Submitted by Sarbjit Bahga
Construction Begins On Mughal Museum Near Taj Mahal, Designed By David Chipperfield Architects
India Architecture News - Feb 23, 2017 - 11:15 17427 views
A Mughal Museum near Taj Mahal, Agra, designed by David Chipperfield Architects and Studio Archohm will be realized soon. The construction work of this prestigious project is in full swings. The museum is being built on a plot of 25,000 square metres (2.5 hectares) located 1.3 km away from the eastern gate of Taj Mahal - a UNESCO World Heritage site in Agra. Conceived by the Uttar Pradesh government, the project is expected to complete by the end of 2017 at a cost Rs 140 Crores (21 million US dollars).
The museum with a built-up area of 20,000 square metres, will showcase the history and culture of the Mughals who ruled over northern India for over three centuries. It will accommodate about 5200 square metres of permanent and temporary exhibition space, an auditorium, a resource centre and stores. The exhibits are expected to include Mughal-era artifacts, weaponry, armour, costumes and currency.
The project is a part of a larger master plan prepared by the architectural firm Studio Archohm - the Indian collaborators of David Chipperfield Architects. The other components of the plan include the Taj Orientation Centre, the Agra Heritage Centre and a Street Cafeteria. These facilities have been conceived by the government to facilitate and educate seven to eight million tourists who visit the Taj Mahal annually.
With reference to traditional Mughal architecture, the museum adopts principles such as rationality, order and repetition, and reinterprets these in a modern architectural language. Colonnades, composed of slim pillars placed at close intervals, frame the building and interweave interior and exterior space. In addition, a further series of engaged columns imbue the facade with a strong rhythm. Generous external staircases lead to a public roof terrace with an open pavilion where a café and tree-shaded areas provide an inviting environment with views towards the Taj Mahal.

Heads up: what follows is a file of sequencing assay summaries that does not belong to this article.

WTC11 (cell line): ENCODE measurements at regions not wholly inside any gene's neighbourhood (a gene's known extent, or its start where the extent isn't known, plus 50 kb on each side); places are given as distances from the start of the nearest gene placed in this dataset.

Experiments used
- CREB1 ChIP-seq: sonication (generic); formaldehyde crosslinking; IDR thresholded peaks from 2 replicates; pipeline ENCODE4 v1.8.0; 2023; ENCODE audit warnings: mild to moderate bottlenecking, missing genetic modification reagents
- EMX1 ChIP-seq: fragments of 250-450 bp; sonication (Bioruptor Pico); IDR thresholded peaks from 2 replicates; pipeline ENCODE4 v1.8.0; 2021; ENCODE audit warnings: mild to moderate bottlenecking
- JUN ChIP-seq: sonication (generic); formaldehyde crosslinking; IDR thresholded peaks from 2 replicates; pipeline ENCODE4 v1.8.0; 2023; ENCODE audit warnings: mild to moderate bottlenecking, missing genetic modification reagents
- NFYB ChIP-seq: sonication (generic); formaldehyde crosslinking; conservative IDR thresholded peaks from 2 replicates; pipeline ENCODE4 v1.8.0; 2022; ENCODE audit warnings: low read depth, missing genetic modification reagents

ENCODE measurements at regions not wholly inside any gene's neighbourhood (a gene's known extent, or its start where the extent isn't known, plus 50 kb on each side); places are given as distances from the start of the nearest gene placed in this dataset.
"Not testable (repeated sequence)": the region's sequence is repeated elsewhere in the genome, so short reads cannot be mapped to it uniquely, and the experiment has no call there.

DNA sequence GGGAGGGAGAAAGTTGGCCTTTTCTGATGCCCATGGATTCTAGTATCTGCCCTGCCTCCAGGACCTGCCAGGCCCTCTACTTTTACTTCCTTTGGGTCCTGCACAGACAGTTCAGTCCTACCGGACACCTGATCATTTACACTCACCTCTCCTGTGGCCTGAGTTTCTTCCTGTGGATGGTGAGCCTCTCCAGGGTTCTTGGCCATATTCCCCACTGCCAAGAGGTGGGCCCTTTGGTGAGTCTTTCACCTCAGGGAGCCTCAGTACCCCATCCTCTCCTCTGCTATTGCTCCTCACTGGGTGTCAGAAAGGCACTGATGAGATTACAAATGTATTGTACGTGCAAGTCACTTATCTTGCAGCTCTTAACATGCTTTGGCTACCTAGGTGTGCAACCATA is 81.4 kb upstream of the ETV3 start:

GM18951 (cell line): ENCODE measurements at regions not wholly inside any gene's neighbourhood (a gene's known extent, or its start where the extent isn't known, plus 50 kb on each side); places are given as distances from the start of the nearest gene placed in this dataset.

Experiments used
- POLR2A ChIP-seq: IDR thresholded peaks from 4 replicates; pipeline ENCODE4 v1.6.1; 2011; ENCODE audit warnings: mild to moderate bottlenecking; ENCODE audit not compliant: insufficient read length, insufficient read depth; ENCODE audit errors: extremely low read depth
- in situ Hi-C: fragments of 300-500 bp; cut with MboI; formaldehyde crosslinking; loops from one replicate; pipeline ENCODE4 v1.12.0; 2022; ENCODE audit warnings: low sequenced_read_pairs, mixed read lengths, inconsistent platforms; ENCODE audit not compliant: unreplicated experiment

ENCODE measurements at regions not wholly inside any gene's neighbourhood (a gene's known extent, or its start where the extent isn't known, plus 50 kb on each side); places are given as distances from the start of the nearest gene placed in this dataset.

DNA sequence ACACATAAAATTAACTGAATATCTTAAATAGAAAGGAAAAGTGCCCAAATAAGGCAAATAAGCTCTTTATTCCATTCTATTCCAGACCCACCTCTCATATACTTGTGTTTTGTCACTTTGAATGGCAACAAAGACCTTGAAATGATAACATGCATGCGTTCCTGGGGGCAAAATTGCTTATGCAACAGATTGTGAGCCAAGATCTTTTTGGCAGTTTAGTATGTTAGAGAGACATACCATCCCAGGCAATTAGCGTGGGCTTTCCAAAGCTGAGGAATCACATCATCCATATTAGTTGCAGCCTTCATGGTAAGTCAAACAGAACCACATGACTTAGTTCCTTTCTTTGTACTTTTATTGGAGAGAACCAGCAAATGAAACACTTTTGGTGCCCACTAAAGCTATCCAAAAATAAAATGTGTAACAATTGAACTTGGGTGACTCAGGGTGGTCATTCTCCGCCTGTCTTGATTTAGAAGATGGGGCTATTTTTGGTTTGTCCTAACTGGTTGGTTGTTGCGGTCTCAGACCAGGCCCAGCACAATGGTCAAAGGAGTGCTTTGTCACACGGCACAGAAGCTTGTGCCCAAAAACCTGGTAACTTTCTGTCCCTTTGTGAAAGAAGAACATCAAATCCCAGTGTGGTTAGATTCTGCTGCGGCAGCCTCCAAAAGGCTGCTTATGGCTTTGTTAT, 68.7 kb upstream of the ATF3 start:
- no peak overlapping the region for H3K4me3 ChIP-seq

The ground floor of the museum houses temporary exhibitions, an auditorium and a shop. It also facilitates communication with the city, and contributes to the liveliness of the place. A sequence of differently proportioned spaces in the lower floor level accommodates the permanent collection and is characterized by varying atmospheric lighting conditions.
The chosen materials underline the tactile presence of the rational and repetitive architecture. The opaque facade of the museum is made of marble while the exhibition spaces are characterized by stone and fair-faced concrete. Translucent materials such as glass ceramic allow for a wide range of daylight uses within the museum’s interior.
All images courtesy David Chipperfield Architects
> via The Hindu